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Tag Archives: pinot noir

Cupcake wine review 2013

cupcake wine review 2013The Wine Curmudgeon has discovered the flaw in the Cupcake Vineyards marketing juggernaut. It’s almost impossible to find the wines in a store, whether grocery or wine, that has any kind of inventory. It took me 10 minutes to locate the two bottles for this review, scuttling between aisles at my local Kroger; would a less determined consumer have done as much?

Maybe they would. Cupcake is the post-modern wine business success story, eclipsing even Barefoot and its millions and millions of cases. Three years after it started, Cupcake was named wine brand of the year, and its sales increased 67 percent in 2012, according to one market research firm.

Cupcake, as Blake Gray wrote last year, approaches wine from a different perspective. It markets its brand before it markets its products, so its customers don’t buy on varietal, like pinot noir, or region, like France, the way most of us do. Rather, its customers buy Cupcake first and worry about varietal and region later.

In this, the wine is marketed almost like women’s clothing, where Cupcake is the designer that shoppers look for before they look for a specific item like a dress or a skirt. That’s why Target has long offered designer collections, whether from Isaac Mizrahi, Jason Wu, or Phillip Lim.

None of this, of course, takes into account whether the wine offers value. That’s why I’m here – this year’s take is after the jump:

The revolution in cheap pinot noir

The moscato and sweet red wine trends have received more attention, but the revolution in cheap pinot noir may eventually be just as important to the wine business and to consumers.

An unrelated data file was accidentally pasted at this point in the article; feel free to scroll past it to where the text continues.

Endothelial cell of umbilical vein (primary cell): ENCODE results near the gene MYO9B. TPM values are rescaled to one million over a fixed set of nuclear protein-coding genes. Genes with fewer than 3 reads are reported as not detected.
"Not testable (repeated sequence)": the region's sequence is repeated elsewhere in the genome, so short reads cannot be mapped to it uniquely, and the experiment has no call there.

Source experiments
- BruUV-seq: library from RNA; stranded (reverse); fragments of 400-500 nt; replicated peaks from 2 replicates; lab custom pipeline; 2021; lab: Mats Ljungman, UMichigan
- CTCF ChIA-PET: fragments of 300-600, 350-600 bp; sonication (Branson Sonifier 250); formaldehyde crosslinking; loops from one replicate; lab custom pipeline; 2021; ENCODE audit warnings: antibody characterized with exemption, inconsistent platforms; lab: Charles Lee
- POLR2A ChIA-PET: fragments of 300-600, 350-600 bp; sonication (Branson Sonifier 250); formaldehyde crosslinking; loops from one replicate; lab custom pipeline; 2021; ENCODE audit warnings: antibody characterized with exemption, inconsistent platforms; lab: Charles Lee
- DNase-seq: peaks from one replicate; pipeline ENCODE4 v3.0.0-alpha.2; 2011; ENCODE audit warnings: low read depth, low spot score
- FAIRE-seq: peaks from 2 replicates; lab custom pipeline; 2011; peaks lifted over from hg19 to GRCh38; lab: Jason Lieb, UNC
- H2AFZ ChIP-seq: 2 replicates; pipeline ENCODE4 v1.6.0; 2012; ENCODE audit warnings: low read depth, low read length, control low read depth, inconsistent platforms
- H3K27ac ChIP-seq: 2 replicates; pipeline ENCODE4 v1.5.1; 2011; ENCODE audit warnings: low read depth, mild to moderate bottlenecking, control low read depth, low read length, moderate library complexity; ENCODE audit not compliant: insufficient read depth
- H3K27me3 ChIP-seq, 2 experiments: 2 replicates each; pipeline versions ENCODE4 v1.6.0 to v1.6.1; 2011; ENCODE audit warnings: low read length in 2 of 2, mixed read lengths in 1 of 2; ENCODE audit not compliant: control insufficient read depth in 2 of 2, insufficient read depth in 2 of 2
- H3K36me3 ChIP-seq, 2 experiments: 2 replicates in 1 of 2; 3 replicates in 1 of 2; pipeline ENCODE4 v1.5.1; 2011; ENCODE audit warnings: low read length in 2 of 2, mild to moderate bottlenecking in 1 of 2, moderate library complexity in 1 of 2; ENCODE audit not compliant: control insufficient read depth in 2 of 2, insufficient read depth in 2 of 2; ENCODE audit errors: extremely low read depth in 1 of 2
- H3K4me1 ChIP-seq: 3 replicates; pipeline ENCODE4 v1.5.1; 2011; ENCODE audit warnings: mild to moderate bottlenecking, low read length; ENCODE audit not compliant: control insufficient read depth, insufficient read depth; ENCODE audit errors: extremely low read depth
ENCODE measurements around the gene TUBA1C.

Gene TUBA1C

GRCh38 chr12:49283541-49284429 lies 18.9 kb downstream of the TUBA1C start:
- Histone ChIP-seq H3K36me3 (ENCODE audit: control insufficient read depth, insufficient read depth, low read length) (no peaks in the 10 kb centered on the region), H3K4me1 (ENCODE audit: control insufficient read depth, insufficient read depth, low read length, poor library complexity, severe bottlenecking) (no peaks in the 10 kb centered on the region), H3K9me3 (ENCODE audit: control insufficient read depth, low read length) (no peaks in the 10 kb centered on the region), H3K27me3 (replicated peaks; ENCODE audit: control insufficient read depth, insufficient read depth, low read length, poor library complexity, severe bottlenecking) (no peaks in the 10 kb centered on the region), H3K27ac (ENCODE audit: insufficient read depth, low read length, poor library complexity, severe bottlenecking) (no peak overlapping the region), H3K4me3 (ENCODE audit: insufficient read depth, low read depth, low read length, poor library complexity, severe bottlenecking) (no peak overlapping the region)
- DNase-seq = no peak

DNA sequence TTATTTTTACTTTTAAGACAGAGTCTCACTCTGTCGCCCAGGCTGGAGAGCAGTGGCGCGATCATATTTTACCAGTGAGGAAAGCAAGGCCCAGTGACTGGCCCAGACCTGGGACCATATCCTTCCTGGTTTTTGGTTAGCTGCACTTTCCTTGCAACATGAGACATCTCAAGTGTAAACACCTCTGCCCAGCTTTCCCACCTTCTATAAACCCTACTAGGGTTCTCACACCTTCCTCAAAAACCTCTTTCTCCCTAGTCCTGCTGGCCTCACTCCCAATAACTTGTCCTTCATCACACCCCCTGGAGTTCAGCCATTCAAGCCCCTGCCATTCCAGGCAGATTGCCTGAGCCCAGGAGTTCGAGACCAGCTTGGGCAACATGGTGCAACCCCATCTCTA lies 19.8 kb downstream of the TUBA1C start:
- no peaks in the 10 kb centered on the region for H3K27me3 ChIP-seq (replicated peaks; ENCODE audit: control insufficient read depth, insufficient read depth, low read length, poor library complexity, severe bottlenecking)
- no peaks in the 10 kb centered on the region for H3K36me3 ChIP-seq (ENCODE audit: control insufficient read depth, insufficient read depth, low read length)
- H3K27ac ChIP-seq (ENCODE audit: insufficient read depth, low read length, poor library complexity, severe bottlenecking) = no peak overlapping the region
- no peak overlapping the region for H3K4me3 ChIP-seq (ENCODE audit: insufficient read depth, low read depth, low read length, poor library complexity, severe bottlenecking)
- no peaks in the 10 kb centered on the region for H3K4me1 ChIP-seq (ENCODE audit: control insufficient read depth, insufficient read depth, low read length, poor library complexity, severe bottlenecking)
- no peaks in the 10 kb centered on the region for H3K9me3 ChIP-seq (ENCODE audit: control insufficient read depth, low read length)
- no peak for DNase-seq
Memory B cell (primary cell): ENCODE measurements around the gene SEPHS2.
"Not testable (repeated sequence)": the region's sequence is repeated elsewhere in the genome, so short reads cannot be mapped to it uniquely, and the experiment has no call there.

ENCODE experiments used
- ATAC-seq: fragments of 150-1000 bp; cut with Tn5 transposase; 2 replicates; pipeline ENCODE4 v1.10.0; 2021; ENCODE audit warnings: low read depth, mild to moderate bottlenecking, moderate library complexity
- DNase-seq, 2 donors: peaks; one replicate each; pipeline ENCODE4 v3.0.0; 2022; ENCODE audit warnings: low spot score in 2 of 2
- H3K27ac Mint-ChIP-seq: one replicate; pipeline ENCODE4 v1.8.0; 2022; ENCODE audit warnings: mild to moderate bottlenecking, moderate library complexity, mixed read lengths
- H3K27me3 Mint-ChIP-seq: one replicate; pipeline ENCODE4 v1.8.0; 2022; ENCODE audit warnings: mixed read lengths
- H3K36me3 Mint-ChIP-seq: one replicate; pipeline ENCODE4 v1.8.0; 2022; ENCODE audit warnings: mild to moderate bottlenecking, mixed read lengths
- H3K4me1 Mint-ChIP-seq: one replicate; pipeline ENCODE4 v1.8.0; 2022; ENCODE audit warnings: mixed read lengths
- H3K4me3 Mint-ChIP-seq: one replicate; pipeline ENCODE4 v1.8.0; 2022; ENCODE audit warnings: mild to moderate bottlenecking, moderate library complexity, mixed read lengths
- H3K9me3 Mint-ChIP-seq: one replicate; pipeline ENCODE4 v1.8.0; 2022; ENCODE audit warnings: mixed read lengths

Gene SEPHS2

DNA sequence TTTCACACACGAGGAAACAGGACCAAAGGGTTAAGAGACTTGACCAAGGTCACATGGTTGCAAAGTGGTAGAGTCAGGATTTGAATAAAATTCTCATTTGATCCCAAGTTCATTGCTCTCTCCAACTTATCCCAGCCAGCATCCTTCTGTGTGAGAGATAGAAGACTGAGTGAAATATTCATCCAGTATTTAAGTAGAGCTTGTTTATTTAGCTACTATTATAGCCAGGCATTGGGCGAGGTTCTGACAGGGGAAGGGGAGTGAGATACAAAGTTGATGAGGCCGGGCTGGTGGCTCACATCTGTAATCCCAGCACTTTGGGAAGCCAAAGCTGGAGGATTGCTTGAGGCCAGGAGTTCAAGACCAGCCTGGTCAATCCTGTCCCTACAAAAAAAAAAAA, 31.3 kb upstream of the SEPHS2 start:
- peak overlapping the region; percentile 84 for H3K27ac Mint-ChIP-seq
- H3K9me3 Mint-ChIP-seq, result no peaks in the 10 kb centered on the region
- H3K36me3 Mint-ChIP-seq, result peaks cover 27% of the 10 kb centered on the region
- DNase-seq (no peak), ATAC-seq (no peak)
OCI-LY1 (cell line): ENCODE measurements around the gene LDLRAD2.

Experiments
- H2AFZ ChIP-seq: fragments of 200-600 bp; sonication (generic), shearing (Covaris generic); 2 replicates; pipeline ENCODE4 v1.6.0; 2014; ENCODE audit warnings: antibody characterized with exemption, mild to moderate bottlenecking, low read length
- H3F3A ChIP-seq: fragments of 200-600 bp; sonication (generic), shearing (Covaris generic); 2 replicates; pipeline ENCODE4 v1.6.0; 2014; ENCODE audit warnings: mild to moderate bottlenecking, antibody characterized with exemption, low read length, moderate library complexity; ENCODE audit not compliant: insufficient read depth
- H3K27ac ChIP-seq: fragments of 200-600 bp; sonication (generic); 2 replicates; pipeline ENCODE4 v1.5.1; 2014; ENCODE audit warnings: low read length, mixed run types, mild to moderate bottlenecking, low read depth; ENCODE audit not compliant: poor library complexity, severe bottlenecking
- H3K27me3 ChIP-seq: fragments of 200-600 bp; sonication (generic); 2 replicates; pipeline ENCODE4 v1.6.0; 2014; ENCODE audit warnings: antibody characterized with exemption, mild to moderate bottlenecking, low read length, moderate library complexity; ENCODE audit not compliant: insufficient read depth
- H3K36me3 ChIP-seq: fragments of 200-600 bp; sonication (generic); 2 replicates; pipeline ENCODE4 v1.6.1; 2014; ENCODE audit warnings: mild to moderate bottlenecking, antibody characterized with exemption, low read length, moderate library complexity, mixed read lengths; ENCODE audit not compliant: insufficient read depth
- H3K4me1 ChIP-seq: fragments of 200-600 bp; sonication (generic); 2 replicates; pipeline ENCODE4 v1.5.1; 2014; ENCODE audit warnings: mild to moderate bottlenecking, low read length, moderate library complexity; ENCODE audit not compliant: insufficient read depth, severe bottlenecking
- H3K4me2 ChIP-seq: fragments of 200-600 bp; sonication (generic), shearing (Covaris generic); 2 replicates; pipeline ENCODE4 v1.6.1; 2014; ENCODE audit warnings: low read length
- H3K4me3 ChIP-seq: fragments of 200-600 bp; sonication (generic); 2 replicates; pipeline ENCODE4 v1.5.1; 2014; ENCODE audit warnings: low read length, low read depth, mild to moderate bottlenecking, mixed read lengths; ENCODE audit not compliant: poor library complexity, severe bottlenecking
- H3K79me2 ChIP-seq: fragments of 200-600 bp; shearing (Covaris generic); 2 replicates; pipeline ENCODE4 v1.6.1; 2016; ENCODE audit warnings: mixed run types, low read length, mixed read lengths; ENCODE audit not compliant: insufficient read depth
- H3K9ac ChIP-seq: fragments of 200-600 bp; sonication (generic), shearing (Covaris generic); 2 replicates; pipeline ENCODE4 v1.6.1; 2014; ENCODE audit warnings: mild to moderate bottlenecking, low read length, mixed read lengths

That’s the gist of a story I wrote for the Beverage Media trade magazine. Pinot, traditionally the province of oenophiles with deep pockets, has long been considered fine wine more than mass wine for two reasons: The grape was always difficult to grow and difficult to turn into wine. Neither is especially true any more, and these changes have allowed winemakers to produce millions of cases of pinot that costs less than $15 a bottle and is clean and professional – if sometimes not very pinot-ish in taste.

In addition, the popularity of these wines is another indication that U.S. wine drinkers are looking for fruitier, less tannic, and less alcoholic options than merlot and cabernet sauvignon, and this ties into the moscato and sweet red trends. The tremendous growth in the popularity of these three wines hints at larger changes in what wine drinkers want, though it’s probably too soon to know more than that.

The story’s highlights and a few other thoughts, after the jump:

Fourth of July wine 2013

Fourth of July wine 2013

I’m drinking a less alcoholic, less tannic red wine because it’s hot out. But I can’t show my face, because that’s not a manly wine choice.

It’s hot. It’s sticky. So how many of you will drink the biggest, most tannic, most alcoholic red wine possible to celebrate July 4?

Which, of course, is fine with the Wine Curmudgeon, since I believe that everyone should drink what they want, and rules be damned. But, if you don’t mind a suggestion, live dangerously. Try something lighter and, dare I say, more pleasurable – a porch wine, even. Because the only thing I ask is that wine drinkers be willing to try something different.

Which leads to these suggestion, after the jump:

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